Following health reports that about 1.5 million people in Brazil have come down with dengue fever in 2015, the country has approved nationwide vaccination with Dengvaxia, a dengue vaccine produced by Sanofi SA - The Wall Street Journal reports.
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Brazil is the largest country in Latin America, and the country’s food and drug administration agency (Anvisa), has granted Sanofi approval to distribute the new dengue fever in the country – following in the footsteps of Mexico and the Philippines.
Anvisa revealed the government will pay for the vaccines, but when it will be available for administration in the country remains unclear, while how much the Brazilian government will be paying for the vaccine remains unknown at the moment.
Brazil’s ministry of health was forced to approve vaccination with Dengvaxia when dengue cases rose to a phenomenal 1.5 million, as against the 555,400 cases recorded for 2014.
Dengue is an infectious disease of the tropics transmitted by mosquitoes and characterized by rash and aching head and joint pains. The female mosquito Aedes aegypti is the main culprit behind the spread of the dengue fever, and most patients experience high fever, vomiting, skin rashes, bleeding in the gum or nose, muscle pain; and in rare cases serious bleeding, shock, and death.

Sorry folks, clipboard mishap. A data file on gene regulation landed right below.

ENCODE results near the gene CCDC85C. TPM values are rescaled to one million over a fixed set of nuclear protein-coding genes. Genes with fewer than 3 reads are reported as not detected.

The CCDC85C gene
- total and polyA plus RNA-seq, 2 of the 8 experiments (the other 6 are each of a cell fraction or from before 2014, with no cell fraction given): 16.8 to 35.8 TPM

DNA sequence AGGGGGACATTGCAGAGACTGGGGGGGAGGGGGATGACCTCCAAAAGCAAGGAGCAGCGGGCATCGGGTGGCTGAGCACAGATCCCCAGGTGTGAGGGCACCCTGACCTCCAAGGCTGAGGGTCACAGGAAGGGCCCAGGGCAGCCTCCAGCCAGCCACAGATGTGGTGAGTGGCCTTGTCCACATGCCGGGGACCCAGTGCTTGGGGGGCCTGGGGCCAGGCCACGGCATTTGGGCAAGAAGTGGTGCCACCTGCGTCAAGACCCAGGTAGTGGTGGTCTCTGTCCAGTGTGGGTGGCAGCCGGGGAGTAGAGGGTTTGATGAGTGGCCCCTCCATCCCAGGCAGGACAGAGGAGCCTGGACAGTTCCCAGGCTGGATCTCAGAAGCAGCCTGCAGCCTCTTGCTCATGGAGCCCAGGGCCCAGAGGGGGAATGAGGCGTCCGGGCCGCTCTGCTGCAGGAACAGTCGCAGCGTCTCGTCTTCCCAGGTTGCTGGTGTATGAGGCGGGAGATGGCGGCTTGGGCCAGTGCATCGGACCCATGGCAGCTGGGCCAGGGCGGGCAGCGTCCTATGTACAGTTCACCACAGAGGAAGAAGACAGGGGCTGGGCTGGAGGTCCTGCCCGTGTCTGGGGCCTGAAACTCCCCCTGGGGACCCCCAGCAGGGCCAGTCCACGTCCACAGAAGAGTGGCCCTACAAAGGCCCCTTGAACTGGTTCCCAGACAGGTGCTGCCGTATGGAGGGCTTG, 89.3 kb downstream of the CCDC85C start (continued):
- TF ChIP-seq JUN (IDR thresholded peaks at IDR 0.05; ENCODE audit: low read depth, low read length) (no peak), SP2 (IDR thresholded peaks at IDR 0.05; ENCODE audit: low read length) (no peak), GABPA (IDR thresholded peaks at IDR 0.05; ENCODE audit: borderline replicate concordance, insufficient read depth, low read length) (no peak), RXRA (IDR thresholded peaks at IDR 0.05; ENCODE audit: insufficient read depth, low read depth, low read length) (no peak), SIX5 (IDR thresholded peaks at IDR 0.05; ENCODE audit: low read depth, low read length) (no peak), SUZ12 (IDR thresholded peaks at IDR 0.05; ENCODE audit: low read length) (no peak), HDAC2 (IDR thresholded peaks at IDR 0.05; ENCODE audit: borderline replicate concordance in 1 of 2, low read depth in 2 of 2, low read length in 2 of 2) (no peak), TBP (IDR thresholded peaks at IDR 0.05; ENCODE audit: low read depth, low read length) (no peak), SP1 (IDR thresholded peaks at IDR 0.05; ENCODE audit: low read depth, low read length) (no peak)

The World Health Organization (WHO) revealed that about 390 million people get infected annually with dengue globally, and 96 million of this requires hospital treatment; while 12,500 patients die from the fatal infection each year.
Brazil’s dengue war is worsened by the country’s efforts to contain two other mosquito-borne diseases with no known vaccines – necessitating the need to obtain Dengvaxia vaccines. The two other infections are outbreaks of chikungunya and the Zika virus.
Chikungunya causes severe joint pains and high fever, and Zika virus has been linked to infant brain damage and associated deaths with 40 fatalities already recorded in 2015. Also known as microcephaly, the infant brain damage makes babies to be born with small skulls, indicating underdeveloped brains.
Between November 24 to mid-December this year, about 2,782 cases of microcephaly cases have been seen – a rise of 16% over the previous week; with deaths rising from 29 to 40 within this same period. Only 147 cases of microcephaly was recorded in 2014.
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